Another person's success isn't your failure. These are words I've been trying to keep in mind. I get onto social media and see friends announcing that they got into their top grad school or that they've got an internship in Europe and I'm over here like, "I get a two day weekend this week because a trip I was going to go on didn't work out." (I usually work six days per week. Also, I'm incredibly glad I had a two day weekend. I'm exhausted.)

I graduated with a four-year degree in three years at age 20, and I currently have a paid internship in the field I want to go into as well as a side-job. And still I'm judging myself for not having a full-time career and feeling like a failure because at age 21, I haven't found a full-time career.

I judge myself too harshly. I constantly compare myself to others and I envy them and where their lives have taken them. But it's something that I, and maybe you too, need to work at.

Here are a few ways I've come up with to keep thinking positively:

  • Dwell on your accomplishments. Don't be arrogant, but know that you have worth and you have accomplished things.
  • Stay off social media (this will be hard to impossible for me, I love to blog and I use my Facebook for work, but I know that I often compare myself to my friends on social media.)
  • Remember that everyone is different. They live differently and they have different goals.
  • Know that everyone has flaws.
  • Know that everyone has bad things that they're going through that you don't know about. Just because you don't know what they're going through, doesn't mean that they're not struggling.
  • Be grateful for what you have and who you are. There is no one out there like you. You are unique and loved.
  • And a little Bible verse for those of you who this may help: Jeremiah 29:11 "'For I know the plans I have for you,' declares the LORD, 'plans to prosper you and not to harm you, plans to give you hope and a future.'" This helps me because it reminds me that I'm being looked after and loved.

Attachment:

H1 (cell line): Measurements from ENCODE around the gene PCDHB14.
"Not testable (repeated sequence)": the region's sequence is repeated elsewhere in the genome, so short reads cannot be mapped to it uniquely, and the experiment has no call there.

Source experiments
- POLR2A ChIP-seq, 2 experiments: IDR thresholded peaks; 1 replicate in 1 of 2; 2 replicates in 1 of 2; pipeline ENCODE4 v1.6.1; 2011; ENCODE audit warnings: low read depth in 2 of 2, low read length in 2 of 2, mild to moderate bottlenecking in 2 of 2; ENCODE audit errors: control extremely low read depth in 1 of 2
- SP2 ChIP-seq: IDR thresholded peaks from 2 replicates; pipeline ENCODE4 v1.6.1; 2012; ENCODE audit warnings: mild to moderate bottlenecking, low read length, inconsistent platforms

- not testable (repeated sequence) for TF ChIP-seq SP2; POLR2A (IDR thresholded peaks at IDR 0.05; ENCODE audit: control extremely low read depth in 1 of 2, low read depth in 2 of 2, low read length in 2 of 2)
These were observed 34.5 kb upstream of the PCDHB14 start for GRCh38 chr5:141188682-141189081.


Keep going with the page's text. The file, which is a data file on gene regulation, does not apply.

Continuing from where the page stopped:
Do you have the same problem as me? What helps you to not compare yourself?

Be Happy With Now

Northwest Pearls: Snowy Trees

*Image source

I have a pet peeve, well, I have more than one, but one in particular is when people, usually on social media, are all "Oh, I can't wait for (insert season here!)"

And they do it every single season. They are always looking forward to autumn leaves, winter scarves, spring dresses, and summer trips.

I don't understand it. You were just looking forward to whatever season it is currently so why are you already over it?

I get it, the sun is nice, so are pumpkins pictures of your boots in the leaves (I've done that), snow is fun (haven't seen any this year, yay PNW), and you can't wait for flowers to bloom. But what if, what if you just enjoyed it until it was over? What if you were happy and content with where we are in the year and where you are in life?

You can still strive toward larger things while you're content with where you are. We should always strive to improve ourselves and to make the world a better place for others, but we can be content while doing so. We can enjoy the fact that the air is cooler and that the rain will help with water-levels in the warmer-months, we can enjoy the fact that we're in school and have a chance to learn.

Looking forward to things is agonizing. Looking forward to graduating, a new job, a move, a change in relationship, a trip; we have expectations and we think that life will be better afterwards. But in a way that can make us unhappy in-the-now. I'm as guilty of this as anyone, but I'm trying to be content with where I am in life.

What do you think of trying to be content with where you're at?

11 Things I Learned About Organizing My Email

When I went to college I got an email address that all students there received. I started forwarding my other email addresses over to that one and that one became my primary address. I started to regret that. A smarter move would have been to forward that one over to my main one because once I graduated college, I didn't want to use a college related one and while it didn't take too long to move everything around, I did spend a couple of hours deleting 2,000 emails. Yes, 2,400 emails. Which was a ton to me. But I went through and deleted 2,000 of them. So what I learned from that was:

  1. Forwarding your email can be a pain as it duplicates everything.
  2. You should have an email address that you will use after college for adult things such as job applications and forward everything to that one. Use that account as your main one.
  3. Every so often go into your other email accounts and delete things you don't need.
  4. I'm not as good at deleting old sales emails as I thought I was.
  5. I'm subscribed to companies I don't care about.
  6. I'm subscribed to companies I do care about. (I like hearing about their sales.)
  7. There are social media websites from which I don't want to get weekly updates.
  8. Use one email for all of your subscriptions/accounts. It simplifies everything.
  9. Create folders in your email account. 'Purchases' 'School' etc.
  10. Writing down where you are subscribed or you have accounts is a nice thing to do for yourself.
  11. Sitting down and just doing it is an efficient, and frustrating, way to get it done.